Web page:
Tag: Billboard Heatseekers Chart

New Video: Kat Edmonson’s Dreamy Take on Louis Armstrong’s “What A Wonderful World”

Kat Edmonson is an acclaimed Houston, TX-born, Brooklyn-based singer/songwriter, who can trace some of the origins of her musical career to her childhood: her mom adored the Great American songbook and ’40s and 50’s pop — and as a child, Edmonson grew up listening to her mom’s records. She wrote her first song when she was nine, while riding the school bus.

She spent a year, attending the College of Charleston before relocating to Austin, TX to pursue a music career. While in Austin, Edmonson auditioned for the second season of American Idol and wound up being one of the Top 48 contestants invited to Hollywood. After appearing on American Idol, the Houston-born, Brooklyn-based singer/songwriter returned to Austin, where she spent several years performing regularly in local clubs. 

Her full-length debut, 2009’s Take to the Sky landed on the Top 20 of the Billboard Jazz Charts. Edmonson’s sophomore album, 2012’s Way Down Low was released to praise from The New York Times and NPR and reached #1 on the Billboard Heatseekers Chart. Her third album, 2014’s The Big Picture continued an impressive run of critical and commercial success with the album reaching  #1 on the Billboard Heatseekers Chart.  

The Houston-born, Brooklyn-based singer/songwriter has opened for Jamie Cullum and Lyle Lovett, with whom she collaborated on a rendition of “Baby, It’s Cold Outside,” which appeared on Lovett’s 2012’s effort Release Me and again on “Long Way Home,” which appeared on Edmonson’s aforementioned sophomore album Way Down Low — and she has headlined the Taichung Jazz Festival in Taiwan and the New York City Jazz Festival.  In 2012, she appeared on NPR’s Tiny Desk concert series and Austin City Limits. During 2013 and 2014, Edmonson appeared on A Prairie Home Companion, playing the role of Cat Mandu for the show’s regular skit “Guy Noir, Private Eye.” And adding to a batch of high profile appearances and gigs, Edmonson has maintained a busy national and international touring schedule that has included Montreux Jazz Festival

Edmonson’s fourth album, 2018’s Old Fashioned Gal was conceived as an imaginary, classic Hollywood movie that largely took shape in her imagination,  and naturally, was inspired by the Great American Songbook. Interestingly, the acclaimed Houston-born, Brooklyn-based singer/songwriter’s recently released fifth album Dreamers Do finds Edmonson tackling beloved mid-20th Century Disney songs — from Alice in Wonderland, Cinderella, Peter Pan, Pinocchio, Bedknobs on Broomsticks, Mary Poppins, Babes in Wonderland, familiar classics like “All I Do is Dream of You” from Singing in the Rain, Louis Armstrong’Louis Armstrong’s “What A Wonderful World” and two Edmonson originals “Too Late to Dream” and “Someone’s in the House.”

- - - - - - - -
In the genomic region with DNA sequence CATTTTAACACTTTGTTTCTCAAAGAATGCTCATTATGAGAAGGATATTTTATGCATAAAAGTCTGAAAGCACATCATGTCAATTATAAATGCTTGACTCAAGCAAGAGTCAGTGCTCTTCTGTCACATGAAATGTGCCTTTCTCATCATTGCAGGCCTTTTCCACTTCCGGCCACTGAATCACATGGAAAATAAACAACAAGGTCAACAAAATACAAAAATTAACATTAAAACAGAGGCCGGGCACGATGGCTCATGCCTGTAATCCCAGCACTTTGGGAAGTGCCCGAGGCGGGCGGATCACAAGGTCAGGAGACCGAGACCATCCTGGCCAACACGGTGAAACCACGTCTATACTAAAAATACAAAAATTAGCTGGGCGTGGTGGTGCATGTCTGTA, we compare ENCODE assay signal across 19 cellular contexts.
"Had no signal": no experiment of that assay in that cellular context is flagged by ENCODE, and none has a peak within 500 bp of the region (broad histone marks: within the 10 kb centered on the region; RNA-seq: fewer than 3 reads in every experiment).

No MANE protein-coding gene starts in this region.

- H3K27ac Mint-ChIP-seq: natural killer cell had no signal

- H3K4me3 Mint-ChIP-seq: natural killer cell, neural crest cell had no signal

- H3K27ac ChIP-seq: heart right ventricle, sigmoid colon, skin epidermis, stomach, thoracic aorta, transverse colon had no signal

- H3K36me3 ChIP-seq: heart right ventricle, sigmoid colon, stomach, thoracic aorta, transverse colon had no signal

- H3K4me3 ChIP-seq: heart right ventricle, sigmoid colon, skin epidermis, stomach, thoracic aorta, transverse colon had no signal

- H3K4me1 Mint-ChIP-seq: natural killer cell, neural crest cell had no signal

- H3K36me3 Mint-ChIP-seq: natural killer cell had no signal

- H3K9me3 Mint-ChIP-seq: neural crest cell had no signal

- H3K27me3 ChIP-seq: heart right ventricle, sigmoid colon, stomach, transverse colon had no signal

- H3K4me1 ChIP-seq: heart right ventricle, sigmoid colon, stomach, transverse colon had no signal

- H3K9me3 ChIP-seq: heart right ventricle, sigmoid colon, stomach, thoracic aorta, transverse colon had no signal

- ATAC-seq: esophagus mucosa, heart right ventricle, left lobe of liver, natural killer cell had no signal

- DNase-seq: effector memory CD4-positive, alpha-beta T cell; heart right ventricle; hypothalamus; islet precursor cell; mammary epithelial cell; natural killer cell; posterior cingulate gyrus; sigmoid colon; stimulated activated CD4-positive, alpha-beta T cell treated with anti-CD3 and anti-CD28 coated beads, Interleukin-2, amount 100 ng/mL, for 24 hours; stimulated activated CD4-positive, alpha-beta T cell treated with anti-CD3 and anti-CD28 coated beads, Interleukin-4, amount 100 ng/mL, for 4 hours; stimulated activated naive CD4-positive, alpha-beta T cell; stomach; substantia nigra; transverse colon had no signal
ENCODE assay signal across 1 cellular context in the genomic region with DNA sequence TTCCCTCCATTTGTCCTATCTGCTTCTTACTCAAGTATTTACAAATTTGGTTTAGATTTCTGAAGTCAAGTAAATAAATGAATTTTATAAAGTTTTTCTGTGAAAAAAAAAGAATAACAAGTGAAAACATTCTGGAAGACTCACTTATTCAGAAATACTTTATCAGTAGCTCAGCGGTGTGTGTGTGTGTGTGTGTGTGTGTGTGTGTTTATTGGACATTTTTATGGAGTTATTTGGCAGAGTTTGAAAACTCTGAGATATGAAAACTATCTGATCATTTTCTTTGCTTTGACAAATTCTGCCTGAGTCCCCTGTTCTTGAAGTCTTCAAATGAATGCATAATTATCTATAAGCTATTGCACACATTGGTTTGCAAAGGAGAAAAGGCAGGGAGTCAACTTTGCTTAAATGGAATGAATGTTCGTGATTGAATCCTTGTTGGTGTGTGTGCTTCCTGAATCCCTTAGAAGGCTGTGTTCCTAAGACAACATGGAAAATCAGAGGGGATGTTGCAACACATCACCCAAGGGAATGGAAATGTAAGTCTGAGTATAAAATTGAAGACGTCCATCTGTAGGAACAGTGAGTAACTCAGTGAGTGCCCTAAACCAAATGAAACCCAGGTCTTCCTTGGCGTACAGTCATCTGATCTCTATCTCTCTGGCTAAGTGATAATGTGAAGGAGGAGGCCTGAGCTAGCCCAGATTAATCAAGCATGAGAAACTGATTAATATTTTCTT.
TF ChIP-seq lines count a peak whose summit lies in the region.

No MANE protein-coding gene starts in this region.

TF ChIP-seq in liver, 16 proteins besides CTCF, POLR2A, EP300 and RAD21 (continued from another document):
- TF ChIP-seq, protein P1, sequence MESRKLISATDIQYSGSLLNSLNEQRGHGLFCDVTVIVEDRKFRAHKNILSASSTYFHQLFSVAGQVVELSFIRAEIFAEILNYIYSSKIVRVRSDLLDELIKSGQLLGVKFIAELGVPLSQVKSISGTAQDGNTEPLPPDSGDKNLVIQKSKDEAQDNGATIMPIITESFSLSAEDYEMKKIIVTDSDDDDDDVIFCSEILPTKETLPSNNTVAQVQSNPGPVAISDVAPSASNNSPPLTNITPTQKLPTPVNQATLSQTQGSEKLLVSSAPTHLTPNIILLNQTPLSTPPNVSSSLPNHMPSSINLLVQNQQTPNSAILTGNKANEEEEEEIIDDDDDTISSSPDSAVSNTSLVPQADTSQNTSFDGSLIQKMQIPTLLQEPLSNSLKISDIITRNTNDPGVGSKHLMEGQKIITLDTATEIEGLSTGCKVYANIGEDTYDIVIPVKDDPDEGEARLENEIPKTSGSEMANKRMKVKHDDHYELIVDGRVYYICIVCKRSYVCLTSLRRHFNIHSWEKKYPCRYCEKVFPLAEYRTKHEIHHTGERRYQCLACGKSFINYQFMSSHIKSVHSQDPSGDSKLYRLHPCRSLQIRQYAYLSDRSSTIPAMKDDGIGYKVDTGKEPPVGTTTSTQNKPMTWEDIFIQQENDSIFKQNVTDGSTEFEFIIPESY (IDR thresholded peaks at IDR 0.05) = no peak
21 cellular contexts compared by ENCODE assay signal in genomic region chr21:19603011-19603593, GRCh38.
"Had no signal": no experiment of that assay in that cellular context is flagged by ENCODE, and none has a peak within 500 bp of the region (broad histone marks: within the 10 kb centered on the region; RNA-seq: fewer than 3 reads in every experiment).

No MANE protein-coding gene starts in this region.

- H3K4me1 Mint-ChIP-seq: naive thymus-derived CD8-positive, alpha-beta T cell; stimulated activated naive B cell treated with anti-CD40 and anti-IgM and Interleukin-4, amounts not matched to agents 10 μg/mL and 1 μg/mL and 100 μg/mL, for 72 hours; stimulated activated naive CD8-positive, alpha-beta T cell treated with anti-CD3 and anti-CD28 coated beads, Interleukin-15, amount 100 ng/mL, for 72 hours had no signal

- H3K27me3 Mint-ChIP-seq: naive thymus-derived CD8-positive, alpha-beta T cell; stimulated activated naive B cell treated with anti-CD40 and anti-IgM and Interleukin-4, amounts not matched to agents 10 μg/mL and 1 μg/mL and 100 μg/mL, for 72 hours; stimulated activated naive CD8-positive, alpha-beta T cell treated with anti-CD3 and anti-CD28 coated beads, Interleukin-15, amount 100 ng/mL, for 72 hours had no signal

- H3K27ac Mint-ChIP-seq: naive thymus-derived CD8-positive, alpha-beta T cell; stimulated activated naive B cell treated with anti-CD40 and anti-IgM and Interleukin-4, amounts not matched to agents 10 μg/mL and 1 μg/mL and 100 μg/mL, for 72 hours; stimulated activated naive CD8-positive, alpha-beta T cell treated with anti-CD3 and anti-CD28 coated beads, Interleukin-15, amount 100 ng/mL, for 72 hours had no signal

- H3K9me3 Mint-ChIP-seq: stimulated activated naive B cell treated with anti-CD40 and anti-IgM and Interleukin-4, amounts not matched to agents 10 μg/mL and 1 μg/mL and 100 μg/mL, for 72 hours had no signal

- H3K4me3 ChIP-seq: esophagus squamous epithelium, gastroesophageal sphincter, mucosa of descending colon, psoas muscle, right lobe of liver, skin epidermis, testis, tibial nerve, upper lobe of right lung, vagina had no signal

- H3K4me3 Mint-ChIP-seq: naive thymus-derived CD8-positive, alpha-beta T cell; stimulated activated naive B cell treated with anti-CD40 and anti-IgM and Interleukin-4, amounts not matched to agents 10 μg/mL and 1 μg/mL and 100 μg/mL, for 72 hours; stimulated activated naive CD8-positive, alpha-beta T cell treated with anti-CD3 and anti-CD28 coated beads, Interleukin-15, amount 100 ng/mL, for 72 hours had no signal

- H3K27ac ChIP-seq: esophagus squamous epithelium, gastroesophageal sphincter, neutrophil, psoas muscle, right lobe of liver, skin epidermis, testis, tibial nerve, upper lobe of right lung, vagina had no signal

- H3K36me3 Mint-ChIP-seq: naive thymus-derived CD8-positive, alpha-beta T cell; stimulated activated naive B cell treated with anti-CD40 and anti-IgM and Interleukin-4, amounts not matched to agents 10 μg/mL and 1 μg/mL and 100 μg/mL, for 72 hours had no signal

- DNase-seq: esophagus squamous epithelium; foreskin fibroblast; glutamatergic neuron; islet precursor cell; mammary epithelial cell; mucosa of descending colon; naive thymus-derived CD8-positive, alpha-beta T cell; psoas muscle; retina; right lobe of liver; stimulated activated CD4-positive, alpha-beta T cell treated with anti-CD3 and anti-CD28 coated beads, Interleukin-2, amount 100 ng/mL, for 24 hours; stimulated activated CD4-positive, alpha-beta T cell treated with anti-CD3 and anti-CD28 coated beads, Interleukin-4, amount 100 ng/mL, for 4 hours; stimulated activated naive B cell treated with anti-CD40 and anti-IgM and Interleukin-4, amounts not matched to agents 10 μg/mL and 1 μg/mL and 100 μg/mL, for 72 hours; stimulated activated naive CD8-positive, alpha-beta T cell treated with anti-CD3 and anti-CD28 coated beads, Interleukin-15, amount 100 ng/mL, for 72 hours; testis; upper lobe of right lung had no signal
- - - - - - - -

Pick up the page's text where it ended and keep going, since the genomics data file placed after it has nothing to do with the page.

Structurally, the album’s material is meant to take place during a single night — from bedtime until morning. And as Edmonson explains in press notes, “It’s about our concepts around dreaming — all of the wonderful things and the fearful things, the things that keep us awake in the middle of the night. It’s also about the quiet power of merely having a dream . . . ” Dreamers Do’s latest single is a Edmonson’s rendition of Louis Armstrong’s beloved “What A Wonderful World” centered around a twinkling arrangement and Edmonson’s effortlessly gorgeous and old-timey vocal. And while managing to be a fairly straightforward rendition, Edmonson delivers a lullaby-like take that subtly hints at “Twinkle Twinkle Little Star.”

Directed and edited by David Shultz, the recently released video for “What A Wonderful World” follows Edmonson in an empty studio space with a 35mm film camera — and while the viewer isn’t quite sure if she’s awake or dreaming, the video reveals Edmonson to be a beguiling and sweet natured presence. 

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New Video: Follow Acclaimed Indie Act Hippo Campus on the Road in New Visuals for “Honestly”

Comprised of Jake Luppen (vocals, guitar), Nathan Stocker (guitar, vocals), Zach Sutton (bass, keys) and Whistler Isaiah Allen (drums, vocals), the acclaimed St. Paul, MN-based indie rock act Hippo Campus can trace their origins to when the members of the quartet met while attending the Saint Paul Conservatory for Performing Artists. Interestingly, at the time, the members of Hippo Campus were playing in a number of different, local bands before forming their current project.

Hippo Campus independent released their Alan Sparhawk-produced debut EP Bashful Creatures in 2014. But when they signed to Grand Jury Records, their new label re-released the EP during the following year. The EP which featured singles “Little Grace” and “Suicide Saturday” was supported with an appearance at SXSW, their national, late night TV debut on Conan, a live session on KRCW’s Morning Becomes Eclectic and KEXP before ending the year with an appearance on CBS This Morning. Paste Magazine also named them that year’s The Best of What’s Next.